Feb 22, 2018
Riding the subway to Brooklyn with a handful of friends, we got to talking about religious imagery and gender amidst a conversation about the implications of looking recognizably Jewish: What does flagging look like in a Jewish context? The conversation, while not out of the ordinary with these particular friends, felt especially relevant in light of our destination: a Tsibele concert at The Jalopy Theatre in Red Hook; we were all so excited. Tsibele has been on my radar for a while now; their new album has been causing a stir within New York City’s leftist and Yiddish spheres. Tsibele’s image is unapologetically Jewish, and they take evident pride in their musical roots, visible queerness, and political community.
A chilly drizzle greeted us as we exited the subway station. By the time we found the tucked-away venue, we were damp, and still hadn’t determined what Jewish flagging might look like. Left to chew on the questions we’d been discussing, I found my seat in the intimate venue, which offered not only refuge from the rain but a cozy atmosphere and chattering audience. My mind kept churning: What does it mean to display identity with intention? What does it mean to visibly represent Jewishness—not just flagging Jewishly, but flagging Jewishness? I leaned back into the converted pew and let the evening’s music engulf me. Tsibele (“Onion” in Yiddish) is a Brooklyn-based klezmer band comprised of accordionist Hannah Temple, flutist/vocalist Eléonore Weill, violinist Zoë Aqua, trumpeter Eva Boodman, and bassist Zoe Guigueno. From the very start of their gig that night in Red Hook, Tsibele embodied a certain rootedness, demonstrating pride in their Brooklyn homebase as well as in their musical and activist communities. Looking around, I could see that the venue was speckled with an intergenerational array of friends, acquaintances, and other familiar faces, including members of the leftist organization JFREJ (Jews for Racial and Economic Justice), and local klezmorim and other musicians. Between sets, audience members could be seen milling around and striking up conversations with one other or buying merch from the band members’ mothers. This is the kind of community that built Tsibele, and which Tsibele builds.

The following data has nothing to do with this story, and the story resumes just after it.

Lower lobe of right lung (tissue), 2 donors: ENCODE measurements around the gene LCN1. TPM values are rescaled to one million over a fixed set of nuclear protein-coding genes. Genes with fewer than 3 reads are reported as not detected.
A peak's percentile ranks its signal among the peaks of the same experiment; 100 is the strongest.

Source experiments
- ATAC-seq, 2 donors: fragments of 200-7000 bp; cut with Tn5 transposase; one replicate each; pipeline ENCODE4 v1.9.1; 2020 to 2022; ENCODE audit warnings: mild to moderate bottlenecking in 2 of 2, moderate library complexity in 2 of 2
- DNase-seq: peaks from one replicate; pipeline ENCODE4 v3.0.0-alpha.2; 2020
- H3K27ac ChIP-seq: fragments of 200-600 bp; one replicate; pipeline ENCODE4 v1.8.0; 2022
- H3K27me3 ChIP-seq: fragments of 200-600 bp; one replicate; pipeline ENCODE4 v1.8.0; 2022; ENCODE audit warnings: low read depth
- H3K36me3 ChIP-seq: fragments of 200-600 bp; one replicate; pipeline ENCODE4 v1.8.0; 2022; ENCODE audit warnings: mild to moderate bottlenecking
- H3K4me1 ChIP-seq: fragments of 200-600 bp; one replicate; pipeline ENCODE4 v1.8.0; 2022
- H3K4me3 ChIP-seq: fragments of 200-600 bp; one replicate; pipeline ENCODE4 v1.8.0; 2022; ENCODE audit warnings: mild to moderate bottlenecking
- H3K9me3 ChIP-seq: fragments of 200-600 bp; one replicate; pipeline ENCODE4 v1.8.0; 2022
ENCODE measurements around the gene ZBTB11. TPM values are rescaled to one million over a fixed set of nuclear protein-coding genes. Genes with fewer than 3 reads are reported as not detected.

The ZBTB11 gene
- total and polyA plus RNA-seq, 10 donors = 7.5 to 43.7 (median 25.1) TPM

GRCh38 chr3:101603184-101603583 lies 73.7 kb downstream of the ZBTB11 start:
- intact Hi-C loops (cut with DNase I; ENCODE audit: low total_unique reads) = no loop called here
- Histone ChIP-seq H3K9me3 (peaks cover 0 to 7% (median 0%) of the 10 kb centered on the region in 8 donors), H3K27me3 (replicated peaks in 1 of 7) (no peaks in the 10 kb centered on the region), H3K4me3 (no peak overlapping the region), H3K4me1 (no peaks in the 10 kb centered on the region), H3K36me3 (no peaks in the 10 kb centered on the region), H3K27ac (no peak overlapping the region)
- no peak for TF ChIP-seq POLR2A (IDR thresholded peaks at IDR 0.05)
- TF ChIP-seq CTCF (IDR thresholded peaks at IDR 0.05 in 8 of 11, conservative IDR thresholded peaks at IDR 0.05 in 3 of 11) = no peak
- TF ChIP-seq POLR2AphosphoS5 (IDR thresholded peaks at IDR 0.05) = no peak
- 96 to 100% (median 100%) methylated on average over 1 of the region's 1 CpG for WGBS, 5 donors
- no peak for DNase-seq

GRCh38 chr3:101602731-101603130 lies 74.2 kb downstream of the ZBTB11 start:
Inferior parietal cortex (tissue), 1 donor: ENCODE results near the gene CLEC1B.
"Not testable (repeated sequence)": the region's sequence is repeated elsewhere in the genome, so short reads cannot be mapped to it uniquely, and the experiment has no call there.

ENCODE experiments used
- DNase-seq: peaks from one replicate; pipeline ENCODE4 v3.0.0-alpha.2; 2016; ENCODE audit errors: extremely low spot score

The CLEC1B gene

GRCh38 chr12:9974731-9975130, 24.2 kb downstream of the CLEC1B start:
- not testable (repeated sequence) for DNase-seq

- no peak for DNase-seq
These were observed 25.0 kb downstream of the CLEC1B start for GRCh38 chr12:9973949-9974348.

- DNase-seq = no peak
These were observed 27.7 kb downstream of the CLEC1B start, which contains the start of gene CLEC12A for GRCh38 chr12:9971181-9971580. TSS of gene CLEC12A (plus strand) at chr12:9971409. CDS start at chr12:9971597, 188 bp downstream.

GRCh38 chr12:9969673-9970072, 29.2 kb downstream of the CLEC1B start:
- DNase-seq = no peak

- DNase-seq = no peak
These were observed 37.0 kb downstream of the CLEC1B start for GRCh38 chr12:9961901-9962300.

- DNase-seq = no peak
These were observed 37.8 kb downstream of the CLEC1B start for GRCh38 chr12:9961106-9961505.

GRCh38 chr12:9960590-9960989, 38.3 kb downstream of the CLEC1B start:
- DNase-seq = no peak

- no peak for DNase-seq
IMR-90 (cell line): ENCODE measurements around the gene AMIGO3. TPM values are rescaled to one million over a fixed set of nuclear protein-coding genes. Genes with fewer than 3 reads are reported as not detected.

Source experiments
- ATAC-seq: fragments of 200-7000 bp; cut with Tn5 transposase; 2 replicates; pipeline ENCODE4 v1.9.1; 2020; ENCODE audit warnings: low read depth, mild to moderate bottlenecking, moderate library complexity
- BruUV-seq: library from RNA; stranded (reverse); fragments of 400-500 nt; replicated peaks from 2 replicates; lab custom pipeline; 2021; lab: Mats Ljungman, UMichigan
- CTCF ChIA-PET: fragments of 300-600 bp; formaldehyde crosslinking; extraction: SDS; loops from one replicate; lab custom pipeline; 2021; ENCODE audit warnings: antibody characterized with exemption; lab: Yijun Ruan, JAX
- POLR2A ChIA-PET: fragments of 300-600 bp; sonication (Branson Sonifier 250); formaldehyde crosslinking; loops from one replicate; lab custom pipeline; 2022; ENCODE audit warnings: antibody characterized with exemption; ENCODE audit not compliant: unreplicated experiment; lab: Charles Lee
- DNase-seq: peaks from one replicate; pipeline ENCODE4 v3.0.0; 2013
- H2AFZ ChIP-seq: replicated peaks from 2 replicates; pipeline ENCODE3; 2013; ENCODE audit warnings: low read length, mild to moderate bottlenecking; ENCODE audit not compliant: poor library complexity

The opening acts underscored this connection to community. First, multi-disciplinary artist Jendog Lonewolf rapped about living in Brooklyn and used sharp-witted lyrics interspersed with familiar, casual conversation to illustrate the harmful impacts of gentrification on communities of color. Then renowned performer, puppeteer, and JFREJ member Jenny Romaine performed a rendition of Fred Penner’s song “Sandwiches” accompanied by beautiful, goofy handmade props that created a deli atmosphere. These acts, which deliberately and directly engaged the audience and created a playful, intimate mood, set the tone for the rest of the concert. During the performances, audience members sometimes yelled out words of encouragement, contributing to the sense of camaraderie in the room. Both on- and offstage, Tsibele members maintained a banter and friendliness with the audience, fostering a comfortable space. Even more notably, they guided the audience throughout their set, explaining the origins and personal significance of the songs they played. This, to me, is a testament to the band’s ethos: they are trying to make traditional klezmer and Moldovan/Bessarabian music accessible and exciting, simultaneously paying homage to musical traditions and connecting it to contemporary listeners.